First, there is a cost-to-benefit analysis that should take place before making that call (see our notes on phase one). It’s easy to see a shiny new truck at a dealership and decide you want one. But is that the best thing for your business? In some situations it’s smarter to overhaul the existing engine and get another few years of life out of what you have.

Assuming you do decide to move on and get a new engine, you should carefully consider whether you have any value left in the equipment you are retiring. Could it be sold to another company with lighter needs for power and reliability? Could the engine be recycled for parts? Will a dealer or manufacturer let you trade it in for credit on something newer? Don’t make a decision until you have worked through your options.

Sometimes, business owners and executives are hesitant to meet with dealers like ourselves when they are trying to make these decisions. Their fear is that we will try to talk them into an investment in a new engine they don’t want or need. 

We can understand that concern, but a reputable vendor isn’t always in the business of recommending new trucks and engines. We have been around for decades, and plan to be here for many more years. The best way for us to earn your business is by giving you good advice that keeps your company healthy over time. That could easily include providing you with the right maintenance to extend the life of your current diesel engine rather than investing in a new one.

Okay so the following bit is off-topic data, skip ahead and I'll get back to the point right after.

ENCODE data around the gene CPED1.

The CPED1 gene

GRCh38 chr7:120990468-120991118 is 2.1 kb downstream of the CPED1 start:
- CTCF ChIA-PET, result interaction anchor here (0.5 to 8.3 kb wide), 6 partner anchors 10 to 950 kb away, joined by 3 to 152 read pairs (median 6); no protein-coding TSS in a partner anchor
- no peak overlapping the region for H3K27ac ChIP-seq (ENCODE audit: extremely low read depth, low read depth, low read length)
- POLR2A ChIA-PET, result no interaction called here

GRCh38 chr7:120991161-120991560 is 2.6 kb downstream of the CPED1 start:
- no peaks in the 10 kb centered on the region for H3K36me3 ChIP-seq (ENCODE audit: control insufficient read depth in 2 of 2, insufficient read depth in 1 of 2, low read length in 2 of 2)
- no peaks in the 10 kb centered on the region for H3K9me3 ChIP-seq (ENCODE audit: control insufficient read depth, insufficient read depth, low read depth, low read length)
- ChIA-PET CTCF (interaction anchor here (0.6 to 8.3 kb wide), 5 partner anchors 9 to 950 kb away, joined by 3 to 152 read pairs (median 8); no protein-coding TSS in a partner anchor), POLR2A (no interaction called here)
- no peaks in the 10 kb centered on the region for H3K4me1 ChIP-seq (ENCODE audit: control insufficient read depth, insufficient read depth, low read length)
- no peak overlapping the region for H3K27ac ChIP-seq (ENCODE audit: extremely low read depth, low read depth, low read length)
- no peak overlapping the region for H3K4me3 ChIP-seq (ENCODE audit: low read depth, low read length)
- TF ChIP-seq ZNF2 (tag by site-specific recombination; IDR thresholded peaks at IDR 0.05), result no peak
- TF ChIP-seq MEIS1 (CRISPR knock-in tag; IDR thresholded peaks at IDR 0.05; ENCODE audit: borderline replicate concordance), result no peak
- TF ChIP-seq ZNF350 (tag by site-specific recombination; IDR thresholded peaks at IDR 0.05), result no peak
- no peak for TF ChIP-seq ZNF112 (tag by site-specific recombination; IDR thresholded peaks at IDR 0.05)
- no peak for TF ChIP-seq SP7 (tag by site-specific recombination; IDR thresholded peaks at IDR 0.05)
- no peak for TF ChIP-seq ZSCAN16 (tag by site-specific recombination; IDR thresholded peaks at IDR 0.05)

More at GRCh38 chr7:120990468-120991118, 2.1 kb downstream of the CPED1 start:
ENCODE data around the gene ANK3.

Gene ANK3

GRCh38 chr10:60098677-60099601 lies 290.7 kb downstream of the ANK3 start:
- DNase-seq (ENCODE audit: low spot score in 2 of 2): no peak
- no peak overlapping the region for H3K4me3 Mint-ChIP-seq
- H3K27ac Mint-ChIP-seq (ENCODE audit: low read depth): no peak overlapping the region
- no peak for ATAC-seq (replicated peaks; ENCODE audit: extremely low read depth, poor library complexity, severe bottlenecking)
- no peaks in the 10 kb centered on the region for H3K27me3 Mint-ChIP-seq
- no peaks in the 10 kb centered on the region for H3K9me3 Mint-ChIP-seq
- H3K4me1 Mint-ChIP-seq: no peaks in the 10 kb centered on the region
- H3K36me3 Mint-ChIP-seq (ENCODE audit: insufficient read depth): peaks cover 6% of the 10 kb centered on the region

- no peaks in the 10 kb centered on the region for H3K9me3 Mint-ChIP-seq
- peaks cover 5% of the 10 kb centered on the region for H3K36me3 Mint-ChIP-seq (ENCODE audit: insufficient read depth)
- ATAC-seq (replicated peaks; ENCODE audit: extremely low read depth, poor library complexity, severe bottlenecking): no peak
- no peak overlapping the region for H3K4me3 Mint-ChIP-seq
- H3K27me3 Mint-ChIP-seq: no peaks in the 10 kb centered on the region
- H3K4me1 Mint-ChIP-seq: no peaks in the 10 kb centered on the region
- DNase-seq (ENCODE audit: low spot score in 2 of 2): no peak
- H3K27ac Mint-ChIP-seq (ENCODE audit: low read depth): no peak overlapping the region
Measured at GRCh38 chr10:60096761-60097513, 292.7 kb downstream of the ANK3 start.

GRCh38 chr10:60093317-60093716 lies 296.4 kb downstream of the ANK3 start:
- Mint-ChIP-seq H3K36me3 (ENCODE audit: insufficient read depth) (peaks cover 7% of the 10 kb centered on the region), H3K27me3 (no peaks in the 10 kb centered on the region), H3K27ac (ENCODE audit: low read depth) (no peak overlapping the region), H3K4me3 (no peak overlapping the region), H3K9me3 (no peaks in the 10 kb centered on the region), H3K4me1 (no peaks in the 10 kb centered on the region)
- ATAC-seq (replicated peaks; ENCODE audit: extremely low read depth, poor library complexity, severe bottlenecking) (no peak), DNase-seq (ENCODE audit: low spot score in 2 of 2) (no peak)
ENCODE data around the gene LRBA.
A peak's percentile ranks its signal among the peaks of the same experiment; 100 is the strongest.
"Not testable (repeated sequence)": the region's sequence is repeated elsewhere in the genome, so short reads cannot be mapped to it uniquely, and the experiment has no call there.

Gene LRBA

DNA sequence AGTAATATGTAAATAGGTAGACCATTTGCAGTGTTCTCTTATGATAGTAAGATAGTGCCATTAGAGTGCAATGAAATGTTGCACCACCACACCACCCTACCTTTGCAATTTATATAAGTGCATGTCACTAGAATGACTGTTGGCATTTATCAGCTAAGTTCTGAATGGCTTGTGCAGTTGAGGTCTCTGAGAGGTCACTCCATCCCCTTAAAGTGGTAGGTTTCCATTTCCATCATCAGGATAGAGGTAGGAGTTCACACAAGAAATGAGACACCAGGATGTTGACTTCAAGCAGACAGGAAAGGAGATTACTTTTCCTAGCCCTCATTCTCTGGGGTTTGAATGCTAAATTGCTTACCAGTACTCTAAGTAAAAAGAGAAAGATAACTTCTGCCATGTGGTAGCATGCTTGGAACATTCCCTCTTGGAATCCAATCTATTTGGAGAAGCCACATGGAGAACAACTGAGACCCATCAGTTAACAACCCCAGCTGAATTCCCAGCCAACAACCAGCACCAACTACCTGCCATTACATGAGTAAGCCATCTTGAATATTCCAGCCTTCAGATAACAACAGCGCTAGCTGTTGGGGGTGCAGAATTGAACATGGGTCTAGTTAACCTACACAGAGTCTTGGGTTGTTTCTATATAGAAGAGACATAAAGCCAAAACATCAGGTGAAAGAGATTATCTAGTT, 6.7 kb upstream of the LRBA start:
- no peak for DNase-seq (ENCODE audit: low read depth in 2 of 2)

In fact, the best thing to do at any stage of the diesel engine lifecycle we have outlined in this article is to get expert help. When you have a team of specialists on your side, you can make good buying and maintenance decisions, and move forward with the knowledge that you have gotten the right equipment for your business.

How to Master Diesel Engine Buying and Maintenance

The best way to act like a diesel engine expert is to not pretend to be one. In other words, embrace the parts of the process you don’t know and round out your knowledge.

By working with a company like Valley Power Systems you can get access to decades’ worth of experience from a team of diesel engine specialists. Our staff isn’t just familiar with the different makes and models available on the market, but also dozens of different use cases – from construction to emergency support and marine operations. It wouldn’t be possible to get that kind of perspective on your own. Why not borrow our expertise?

You are the ultimate authority on your business. You know your market, your customers, and your needs. Let us take what you know about your company and blend it with our understanding of diesel engines. Then, we can help you find the equipment and maintenance schedule that best meet your operational needs.

The help you’re looking for is closer than you think. Simply contact us today to schedule a free consultation and see what we can do to keep your business rolling!